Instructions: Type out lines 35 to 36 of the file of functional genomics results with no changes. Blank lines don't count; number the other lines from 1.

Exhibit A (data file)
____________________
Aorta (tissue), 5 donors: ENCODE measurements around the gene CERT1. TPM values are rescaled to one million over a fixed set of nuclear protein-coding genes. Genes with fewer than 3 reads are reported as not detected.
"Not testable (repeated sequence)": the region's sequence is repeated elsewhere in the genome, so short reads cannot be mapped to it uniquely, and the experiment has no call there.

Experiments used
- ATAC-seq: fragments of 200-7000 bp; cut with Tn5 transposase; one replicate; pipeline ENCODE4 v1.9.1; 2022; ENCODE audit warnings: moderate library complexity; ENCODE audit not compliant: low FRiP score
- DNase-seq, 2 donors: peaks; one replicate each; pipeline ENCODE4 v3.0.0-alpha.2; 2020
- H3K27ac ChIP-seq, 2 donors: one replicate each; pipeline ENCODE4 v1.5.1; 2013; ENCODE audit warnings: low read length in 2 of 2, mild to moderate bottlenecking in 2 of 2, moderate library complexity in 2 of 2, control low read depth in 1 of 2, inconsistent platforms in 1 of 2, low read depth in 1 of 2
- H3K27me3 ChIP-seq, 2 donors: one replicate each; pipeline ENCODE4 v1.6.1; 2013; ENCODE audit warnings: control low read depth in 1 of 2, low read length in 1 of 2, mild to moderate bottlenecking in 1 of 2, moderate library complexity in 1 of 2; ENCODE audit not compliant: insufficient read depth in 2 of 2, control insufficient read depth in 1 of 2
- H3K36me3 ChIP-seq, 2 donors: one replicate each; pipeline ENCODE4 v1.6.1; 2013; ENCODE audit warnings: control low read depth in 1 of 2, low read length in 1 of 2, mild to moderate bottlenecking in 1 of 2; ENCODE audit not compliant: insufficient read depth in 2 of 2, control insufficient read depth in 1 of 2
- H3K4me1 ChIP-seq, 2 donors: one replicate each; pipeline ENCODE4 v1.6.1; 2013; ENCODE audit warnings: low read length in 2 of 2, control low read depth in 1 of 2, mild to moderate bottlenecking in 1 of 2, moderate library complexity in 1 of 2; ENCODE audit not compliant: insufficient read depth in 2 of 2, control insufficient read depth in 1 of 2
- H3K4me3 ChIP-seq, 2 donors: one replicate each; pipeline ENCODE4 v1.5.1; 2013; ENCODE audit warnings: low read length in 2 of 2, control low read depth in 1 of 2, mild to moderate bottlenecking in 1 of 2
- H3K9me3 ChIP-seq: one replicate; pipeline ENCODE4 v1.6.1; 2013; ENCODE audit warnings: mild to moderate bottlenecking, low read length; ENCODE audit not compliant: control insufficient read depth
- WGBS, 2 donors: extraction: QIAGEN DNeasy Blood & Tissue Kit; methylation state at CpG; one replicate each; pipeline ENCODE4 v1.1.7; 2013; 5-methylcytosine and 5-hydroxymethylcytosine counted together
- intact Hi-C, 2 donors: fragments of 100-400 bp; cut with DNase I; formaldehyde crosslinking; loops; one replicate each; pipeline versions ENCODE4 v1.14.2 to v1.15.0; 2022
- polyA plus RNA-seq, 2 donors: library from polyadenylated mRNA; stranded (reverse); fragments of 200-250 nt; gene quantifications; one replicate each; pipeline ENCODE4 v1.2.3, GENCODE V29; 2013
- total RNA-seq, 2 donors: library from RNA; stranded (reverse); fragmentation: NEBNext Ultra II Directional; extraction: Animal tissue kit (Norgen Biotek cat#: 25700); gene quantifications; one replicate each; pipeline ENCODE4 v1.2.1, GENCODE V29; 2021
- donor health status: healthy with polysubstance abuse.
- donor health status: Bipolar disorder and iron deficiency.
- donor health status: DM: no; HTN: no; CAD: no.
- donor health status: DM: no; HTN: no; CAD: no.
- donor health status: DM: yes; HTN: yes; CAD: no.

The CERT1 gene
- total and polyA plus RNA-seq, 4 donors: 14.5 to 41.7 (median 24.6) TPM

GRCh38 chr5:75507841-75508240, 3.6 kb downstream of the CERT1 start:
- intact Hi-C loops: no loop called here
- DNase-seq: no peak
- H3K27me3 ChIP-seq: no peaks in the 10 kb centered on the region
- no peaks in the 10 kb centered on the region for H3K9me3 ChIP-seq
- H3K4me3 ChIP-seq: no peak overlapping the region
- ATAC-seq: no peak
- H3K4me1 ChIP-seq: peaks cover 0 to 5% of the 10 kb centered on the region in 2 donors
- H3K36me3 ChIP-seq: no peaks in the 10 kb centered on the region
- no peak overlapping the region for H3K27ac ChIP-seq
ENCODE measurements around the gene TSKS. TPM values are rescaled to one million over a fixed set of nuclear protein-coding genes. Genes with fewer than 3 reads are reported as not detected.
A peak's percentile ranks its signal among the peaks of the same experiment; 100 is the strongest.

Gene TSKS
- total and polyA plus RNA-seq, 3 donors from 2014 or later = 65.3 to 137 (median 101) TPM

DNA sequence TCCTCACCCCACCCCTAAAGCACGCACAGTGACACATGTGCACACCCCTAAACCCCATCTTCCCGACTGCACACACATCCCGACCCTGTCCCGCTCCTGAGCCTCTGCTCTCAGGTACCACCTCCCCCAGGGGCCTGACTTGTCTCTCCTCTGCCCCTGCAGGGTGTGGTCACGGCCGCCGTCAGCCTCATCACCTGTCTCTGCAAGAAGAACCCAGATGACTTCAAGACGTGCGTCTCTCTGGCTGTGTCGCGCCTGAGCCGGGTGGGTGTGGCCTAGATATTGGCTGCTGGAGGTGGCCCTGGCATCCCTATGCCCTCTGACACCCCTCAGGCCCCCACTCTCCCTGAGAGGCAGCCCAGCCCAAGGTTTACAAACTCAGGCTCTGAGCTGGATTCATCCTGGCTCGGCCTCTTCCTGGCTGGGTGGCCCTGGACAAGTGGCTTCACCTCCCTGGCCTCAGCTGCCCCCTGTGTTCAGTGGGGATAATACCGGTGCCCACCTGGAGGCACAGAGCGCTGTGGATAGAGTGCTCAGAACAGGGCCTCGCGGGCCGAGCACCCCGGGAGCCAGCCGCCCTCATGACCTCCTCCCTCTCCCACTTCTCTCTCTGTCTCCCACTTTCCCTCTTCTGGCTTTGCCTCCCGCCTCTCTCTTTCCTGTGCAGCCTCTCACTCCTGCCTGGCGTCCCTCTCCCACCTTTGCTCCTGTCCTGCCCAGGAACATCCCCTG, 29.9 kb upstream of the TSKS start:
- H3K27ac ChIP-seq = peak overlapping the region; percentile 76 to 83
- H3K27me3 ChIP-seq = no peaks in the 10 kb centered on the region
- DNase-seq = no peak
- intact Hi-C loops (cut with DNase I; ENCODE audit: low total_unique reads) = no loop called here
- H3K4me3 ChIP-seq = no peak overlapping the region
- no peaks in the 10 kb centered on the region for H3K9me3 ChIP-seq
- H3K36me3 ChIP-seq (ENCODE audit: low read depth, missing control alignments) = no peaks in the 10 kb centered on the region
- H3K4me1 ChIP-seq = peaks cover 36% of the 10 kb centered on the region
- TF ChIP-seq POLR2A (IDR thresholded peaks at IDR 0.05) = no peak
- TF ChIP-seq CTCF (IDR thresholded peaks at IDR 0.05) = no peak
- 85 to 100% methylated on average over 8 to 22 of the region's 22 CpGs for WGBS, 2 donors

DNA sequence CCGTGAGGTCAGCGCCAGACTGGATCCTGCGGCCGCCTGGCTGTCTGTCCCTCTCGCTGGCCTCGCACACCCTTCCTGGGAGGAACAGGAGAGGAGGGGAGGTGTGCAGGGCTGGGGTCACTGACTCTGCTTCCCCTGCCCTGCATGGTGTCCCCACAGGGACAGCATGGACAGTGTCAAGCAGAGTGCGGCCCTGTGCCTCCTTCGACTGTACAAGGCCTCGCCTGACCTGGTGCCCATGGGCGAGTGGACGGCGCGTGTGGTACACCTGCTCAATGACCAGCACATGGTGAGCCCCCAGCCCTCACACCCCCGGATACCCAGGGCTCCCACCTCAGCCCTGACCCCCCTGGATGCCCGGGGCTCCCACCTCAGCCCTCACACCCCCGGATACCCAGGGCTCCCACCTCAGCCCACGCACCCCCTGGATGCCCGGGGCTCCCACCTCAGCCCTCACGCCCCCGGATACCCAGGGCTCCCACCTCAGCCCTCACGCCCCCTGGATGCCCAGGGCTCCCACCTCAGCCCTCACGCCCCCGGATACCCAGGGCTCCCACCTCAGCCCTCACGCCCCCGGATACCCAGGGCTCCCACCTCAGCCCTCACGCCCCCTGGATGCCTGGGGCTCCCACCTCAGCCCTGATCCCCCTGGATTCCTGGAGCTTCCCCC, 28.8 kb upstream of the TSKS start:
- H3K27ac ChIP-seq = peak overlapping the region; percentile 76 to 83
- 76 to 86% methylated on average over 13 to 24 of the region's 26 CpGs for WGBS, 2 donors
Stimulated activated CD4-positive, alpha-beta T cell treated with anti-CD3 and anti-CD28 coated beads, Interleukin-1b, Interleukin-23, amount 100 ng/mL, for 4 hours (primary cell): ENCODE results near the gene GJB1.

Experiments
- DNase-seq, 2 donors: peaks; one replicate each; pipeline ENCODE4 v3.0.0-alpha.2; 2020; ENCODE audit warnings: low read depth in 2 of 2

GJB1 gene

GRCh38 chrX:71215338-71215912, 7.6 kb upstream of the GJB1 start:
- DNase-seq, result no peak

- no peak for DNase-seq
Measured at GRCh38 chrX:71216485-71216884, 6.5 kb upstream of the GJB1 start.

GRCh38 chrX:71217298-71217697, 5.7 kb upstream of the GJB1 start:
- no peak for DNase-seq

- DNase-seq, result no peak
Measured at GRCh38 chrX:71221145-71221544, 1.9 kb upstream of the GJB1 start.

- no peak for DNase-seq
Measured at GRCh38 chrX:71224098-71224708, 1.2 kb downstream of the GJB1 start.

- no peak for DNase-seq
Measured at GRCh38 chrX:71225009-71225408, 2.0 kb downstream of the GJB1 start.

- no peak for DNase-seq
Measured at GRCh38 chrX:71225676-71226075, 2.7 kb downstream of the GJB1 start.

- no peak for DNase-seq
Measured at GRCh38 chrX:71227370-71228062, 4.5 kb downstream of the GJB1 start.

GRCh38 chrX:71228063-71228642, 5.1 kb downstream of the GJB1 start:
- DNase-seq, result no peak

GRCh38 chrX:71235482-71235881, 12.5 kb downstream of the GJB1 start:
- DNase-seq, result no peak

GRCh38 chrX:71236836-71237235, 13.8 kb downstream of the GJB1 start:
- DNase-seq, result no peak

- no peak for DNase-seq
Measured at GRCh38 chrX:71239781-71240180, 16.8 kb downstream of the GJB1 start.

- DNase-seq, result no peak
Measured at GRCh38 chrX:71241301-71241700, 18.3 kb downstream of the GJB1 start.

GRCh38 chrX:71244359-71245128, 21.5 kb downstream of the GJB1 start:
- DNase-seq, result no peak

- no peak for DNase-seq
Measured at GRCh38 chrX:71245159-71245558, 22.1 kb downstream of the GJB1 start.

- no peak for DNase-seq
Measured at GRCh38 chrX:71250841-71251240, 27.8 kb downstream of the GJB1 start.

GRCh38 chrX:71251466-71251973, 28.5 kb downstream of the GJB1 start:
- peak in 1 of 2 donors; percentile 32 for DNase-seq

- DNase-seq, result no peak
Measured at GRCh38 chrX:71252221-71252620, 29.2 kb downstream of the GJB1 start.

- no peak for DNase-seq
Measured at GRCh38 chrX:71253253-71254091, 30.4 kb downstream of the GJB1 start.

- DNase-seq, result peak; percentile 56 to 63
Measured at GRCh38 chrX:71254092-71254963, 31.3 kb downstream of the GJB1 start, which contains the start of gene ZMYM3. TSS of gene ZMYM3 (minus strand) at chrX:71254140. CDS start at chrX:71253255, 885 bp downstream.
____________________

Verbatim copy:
Gene TSKS
- total and polyA plus RNA-seq, 3 donors from 2014 or later = 65.3 to 137 (median 101) TPM